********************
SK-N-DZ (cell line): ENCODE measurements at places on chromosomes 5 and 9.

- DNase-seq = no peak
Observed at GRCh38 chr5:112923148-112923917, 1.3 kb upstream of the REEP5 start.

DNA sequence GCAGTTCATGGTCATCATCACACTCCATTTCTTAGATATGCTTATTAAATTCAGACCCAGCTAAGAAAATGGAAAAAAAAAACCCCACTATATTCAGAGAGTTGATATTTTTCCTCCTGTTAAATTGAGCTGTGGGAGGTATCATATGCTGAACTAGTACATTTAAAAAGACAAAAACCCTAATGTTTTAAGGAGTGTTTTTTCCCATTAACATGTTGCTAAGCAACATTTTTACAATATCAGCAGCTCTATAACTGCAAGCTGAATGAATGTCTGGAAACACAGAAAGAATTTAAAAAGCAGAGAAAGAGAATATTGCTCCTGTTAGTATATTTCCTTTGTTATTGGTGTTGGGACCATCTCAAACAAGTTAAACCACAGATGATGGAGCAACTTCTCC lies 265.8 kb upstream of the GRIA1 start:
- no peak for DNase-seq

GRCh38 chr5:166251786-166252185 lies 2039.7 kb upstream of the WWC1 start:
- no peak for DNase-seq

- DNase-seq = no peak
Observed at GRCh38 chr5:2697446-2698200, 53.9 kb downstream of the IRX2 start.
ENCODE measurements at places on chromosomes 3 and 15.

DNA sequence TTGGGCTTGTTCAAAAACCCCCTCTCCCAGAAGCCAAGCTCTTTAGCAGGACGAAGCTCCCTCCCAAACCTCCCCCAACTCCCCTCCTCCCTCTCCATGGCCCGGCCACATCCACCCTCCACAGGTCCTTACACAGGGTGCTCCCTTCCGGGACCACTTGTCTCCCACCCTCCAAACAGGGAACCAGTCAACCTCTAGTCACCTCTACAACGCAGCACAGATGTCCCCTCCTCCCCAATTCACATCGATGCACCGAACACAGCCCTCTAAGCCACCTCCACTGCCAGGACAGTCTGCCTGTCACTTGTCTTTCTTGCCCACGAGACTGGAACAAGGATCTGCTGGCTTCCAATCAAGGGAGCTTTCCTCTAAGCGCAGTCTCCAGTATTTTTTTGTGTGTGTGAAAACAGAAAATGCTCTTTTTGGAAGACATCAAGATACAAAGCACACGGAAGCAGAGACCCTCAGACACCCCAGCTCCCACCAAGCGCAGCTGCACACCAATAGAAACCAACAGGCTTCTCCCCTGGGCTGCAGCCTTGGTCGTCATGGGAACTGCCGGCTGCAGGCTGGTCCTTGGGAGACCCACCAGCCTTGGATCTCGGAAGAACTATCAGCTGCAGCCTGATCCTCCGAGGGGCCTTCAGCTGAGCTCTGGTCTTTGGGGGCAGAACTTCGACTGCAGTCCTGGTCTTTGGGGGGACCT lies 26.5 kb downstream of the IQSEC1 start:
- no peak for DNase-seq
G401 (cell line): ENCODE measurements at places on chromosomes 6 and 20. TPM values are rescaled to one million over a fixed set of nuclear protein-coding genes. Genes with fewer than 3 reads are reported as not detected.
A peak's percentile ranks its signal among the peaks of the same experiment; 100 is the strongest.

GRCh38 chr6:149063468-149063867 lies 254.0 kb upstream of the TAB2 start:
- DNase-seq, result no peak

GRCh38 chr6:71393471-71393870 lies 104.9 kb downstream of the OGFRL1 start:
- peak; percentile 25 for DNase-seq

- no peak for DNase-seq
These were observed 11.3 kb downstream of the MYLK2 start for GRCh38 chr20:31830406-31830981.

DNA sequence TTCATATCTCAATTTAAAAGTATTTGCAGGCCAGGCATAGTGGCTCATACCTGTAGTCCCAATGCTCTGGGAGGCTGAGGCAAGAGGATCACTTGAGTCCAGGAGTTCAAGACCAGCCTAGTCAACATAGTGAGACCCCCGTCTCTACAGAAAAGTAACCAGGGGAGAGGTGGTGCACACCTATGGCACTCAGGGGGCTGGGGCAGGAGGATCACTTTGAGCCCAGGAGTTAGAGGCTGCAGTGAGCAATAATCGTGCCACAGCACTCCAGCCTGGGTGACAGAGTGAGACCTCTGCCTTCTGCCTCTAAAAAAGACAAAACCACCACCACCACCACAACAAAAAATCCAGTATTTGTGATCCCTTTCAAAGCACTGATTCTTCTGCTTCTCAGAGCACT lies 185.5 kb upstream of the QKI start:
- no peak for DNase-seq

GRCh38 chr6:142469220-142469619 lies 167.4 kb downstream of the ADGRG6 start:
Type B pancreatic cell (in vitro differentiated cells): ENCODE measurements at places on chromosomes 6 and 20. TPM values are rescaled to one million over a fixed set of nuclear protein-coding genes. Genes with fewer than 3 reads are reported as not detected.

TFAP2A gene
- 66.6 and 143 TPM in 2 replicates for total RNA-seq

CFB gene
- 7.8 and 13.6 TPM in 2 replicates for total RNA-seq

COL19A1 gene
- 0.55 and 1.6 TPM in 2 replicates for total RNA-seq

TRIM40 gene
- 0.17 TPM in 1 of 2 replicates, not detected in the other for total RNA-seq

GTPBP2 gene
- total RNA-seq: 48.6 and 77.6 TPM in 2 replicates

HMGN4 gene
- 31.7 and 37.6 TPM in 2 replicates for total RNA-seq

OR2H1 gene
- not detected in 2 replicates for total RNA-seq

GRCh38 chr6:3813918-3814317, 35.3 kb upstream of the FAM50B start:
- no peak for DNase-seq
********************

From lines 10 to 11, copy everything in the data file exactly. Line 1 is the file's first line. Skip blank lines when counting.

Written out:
ENCODE measurements at places on chromosomes 3 and 15.

DNA sequence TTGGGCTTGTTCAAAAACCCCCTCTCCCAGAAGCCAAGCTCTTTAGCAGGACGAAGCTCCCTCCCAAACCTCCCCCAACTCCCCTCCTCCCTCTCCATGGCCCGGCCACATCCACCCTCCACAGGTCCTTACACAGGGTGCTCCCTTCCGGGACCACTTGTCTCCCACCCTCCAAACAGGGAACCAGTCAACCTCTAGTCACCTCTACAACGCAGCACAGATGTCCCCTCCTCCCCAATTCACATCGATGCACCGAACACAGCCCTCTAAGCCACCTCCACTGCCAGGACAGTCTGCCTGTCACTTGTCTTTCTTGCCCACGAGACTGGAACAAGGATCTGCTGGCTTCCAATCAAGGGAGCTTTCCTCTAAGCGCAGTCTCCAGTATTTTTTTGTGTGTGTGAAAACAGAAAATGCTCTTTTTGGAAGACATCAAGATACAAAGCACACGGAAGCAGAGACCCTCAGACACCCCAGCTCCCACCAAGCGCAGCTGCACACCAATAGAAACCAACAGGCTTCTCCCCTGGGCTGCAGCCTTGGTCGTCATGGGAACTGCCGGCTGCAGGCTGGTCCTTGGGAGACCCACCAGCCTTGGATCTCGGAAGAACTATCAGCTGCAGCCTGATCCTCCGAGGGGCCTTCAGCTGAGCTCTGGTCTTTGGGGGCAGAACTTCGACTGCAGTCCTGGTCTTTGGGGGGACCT lies 26.5 kb downstream of the IQSEC1 start: